For kids who love animals by a kid who loves animals
I just realized that it was World Octopus Day last Saturday, on October 8th, 2017. So, I decided that I’d make a fun, yet belated post about octopuses (or octopi, the world may never know). I happen to really like octopuses, they are really cool! I even made a worry stone with an octopus drawn on it for my mom a while back! Anyhow, here are 5 cool facts about the octopus.
5. A well known fact about octopuses is that, like many cephalopods, they squirt ink when startled. But where does it come from, and why? Well, the ink, coming from the ink sacs between the gills, comes out the siphon, which is a where waste is expelled. The octopus squirts out this ink to evade predators by confusing them with the cloud of ink that looks like smoke underwater.
4. In the fact above, I use the word cephalopod, which is the class that the octopus is under. But what are some other animal species that fit under this category? One you might already know is the squid, which gets confused with the octopus sometimes. Another is the cuttlefish. I remember doing a project about them once when I was younger! Two other groups that fit under this class are the Ammonite and the Nautilus. They are less well known. The two look very similar, both having a design in a swirl like a ram’s horn. Out of all of them I have a particular interest in the octopus and the nautilus. This is mostly because the nautilus has a very interesting design. See for yourself: there’s a picture of one below!
3. Going back to the first and second facts, you may be thinking: but what characterizes a cephalopod? Well, they are characterized by a set of tentacles, a head, and this thing called bilateral body symmetry, which basically means that the body of the animal is visually symmetrical, or the exact same, on both left and right body sides. Humans are mostly symmetrical, and whether a face is symmetrical or not can, according to studies, play a role in how attractive a person is!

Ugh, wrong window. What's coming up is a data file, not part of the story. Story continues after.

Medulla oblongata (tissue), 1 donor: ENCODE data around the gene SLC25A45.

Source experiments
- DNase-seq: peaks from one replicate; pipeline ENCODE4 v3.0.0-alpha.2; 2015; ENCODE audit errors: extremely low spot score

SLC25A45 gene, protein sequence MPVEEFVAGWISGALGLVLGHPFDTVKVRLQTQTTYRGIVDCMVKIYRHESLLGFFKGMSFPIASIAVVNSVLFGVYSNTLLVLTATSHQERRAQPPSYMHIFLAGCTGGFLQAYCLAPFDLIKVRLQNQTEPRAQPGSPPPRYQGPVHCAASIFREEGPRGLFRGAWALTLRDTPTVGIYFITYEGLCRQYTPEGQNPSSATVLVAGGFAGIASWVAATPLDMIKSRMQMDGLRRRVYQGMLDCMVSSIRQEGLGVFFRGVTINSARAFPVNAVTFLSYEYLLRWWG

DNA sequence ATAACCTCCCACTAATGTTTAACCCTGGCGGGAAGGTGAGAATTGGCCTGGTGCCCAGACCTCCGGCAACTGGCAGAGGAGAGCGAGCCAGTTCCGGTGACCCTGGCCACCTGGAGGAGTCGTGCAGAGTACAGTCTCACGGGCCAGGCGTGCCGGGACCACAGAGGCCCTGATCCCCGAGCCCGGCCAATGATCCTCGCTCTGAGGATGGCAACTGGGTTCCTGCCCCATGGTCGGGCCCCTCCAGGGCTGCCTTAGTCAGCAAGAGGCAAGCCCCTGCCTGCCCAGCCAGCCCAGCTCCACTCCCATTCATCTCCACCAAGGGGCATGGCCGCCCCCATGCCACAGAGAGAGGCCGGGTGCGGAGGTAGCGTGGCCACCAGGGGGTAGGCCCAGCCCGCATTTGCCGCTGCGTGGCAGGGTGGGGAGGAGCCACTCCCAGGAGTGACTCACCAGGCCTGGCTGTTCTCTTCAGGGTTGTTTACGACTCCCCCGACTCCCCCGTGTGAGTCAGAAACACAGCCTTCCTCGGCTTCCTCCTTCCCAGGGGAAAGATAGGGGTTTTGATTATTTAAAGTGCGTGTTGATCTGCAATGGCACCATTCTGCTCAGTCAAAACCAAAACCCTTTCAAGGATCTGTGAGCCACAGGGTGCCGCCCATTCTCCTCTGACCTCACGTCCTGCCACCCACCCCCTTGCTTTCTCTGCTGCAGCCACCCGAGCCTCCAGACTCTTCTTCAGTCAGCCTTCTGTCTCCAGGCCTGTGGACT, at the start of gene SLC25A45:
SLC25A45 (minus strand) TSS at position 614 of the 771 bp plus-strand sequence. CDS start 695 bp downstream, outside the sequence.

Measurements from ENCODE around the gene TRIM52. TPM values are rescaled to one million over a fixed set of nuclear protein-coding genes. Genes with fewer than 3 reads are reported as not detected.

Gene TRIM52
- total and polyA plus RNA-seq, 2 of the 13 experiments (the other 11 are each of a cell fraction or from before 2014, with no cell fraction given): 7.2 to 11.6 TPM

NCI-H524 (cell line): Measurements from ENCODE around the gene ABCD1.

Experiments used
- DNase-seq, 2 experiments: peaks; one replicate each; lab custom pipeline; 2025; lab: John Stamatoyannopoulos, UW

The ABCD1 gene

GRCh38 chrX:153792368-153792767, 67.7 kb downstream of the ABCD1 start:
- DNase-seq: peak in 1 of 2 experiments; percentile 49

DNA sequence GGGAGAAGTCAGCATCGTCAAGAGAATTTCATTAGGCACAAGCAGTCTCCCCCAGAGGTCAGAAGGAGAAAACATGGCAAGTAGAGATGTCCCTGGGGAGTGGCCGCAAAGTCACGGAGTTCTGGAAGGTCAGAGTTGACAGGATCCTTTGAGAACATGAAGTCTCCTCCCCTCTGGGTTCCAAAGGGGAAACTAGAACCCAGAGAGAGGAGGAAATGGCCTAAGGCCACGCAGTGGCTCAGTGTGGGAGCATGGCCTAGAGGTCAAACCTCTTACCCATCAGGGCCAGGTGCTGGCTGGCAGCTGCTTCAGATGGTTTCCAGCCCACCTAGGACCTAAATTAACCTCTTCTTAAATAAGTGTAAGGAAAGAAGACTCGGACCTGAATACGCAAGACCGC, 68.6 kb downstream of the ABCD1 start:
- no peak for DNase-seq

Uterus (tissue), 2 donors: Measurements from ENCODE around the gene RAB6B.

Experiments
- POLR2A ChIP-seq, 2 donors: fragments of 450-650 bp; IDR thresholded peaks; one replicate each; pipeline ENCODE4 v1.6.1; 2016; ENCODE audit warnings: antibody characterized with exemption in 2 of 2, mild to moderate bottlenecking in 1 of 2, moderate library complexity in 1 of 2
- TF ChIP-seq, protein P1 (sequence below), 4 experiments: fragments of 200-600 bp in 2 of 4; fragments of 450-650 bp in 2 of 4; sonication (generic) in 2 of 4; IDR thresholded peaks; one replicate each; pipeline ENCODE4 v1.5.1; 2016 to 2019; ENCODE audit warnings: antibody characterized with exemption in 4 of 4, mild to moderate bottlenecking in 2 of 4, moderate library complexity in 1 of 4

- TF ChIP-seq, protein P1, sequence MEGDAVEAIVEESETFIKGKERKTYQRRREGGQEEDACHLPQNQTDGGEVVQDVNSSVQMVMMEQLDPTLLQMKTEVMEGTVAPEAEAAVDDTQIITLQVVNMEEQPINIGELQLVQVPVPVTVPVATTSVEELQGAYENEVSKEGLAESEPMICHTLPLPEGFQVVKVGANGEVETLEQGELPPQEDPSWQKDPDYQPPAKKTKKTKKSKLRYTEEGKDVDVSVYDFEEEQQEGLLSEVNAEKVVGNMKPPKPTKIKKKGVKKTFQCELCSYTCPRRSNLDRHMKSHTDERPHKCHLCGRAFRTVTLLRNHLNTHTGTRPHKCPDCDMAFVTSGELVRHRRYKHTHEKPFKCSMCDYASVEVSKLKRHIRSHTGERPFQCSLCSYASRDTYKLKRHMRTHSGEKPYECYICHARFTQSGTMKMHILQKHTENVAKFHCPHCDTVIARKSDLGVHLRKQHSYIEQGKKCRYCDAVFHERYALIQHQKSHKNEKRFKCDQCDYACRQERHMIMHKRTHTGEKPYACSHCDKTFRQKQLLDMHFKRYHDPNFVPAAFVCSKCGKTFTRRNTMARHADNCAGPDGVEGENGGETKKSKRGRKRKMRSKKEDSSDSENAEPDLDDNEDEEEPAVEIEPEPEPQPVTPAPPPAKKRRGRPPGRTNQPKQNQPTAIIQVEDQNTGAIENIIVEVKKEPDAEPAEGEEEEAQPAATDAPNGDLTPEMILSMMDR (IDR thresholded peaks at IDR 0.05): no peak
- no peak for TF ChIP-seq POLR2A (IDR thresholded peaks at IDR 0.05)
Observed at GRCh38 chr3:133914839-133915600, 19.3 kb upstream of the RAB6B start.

2. Although cephalopods can be found in all of Earth’s Oceans, they cannot be found in fresh water. The only exception lies with the brief squid, which can be found in the brackish (salty and often cold) water of Chesapeake Bay in Delaware. Not only can they not be found in freshwater, for the most part, it’s pretty much impossible for them to live in it, because of what scientists theorize are biochemical obstacles.
1. Octopuses are incredibly intelligent. They have been observed sneaking out of their tanks, opening jars, and solving puzzles! They are some of the most intelligent animals on our earth, lining up with elephants, crows and dolphins, much. There is even some argument over whether they are conscious or not! Go here to read a CBS news story about an octopus named Inky slipping out of its cage. To learn more about octopuses in total, here’s the link to another good source, the Scientific American collection of octopus articles. To see some of my other posts relating to octopuses, go here and here.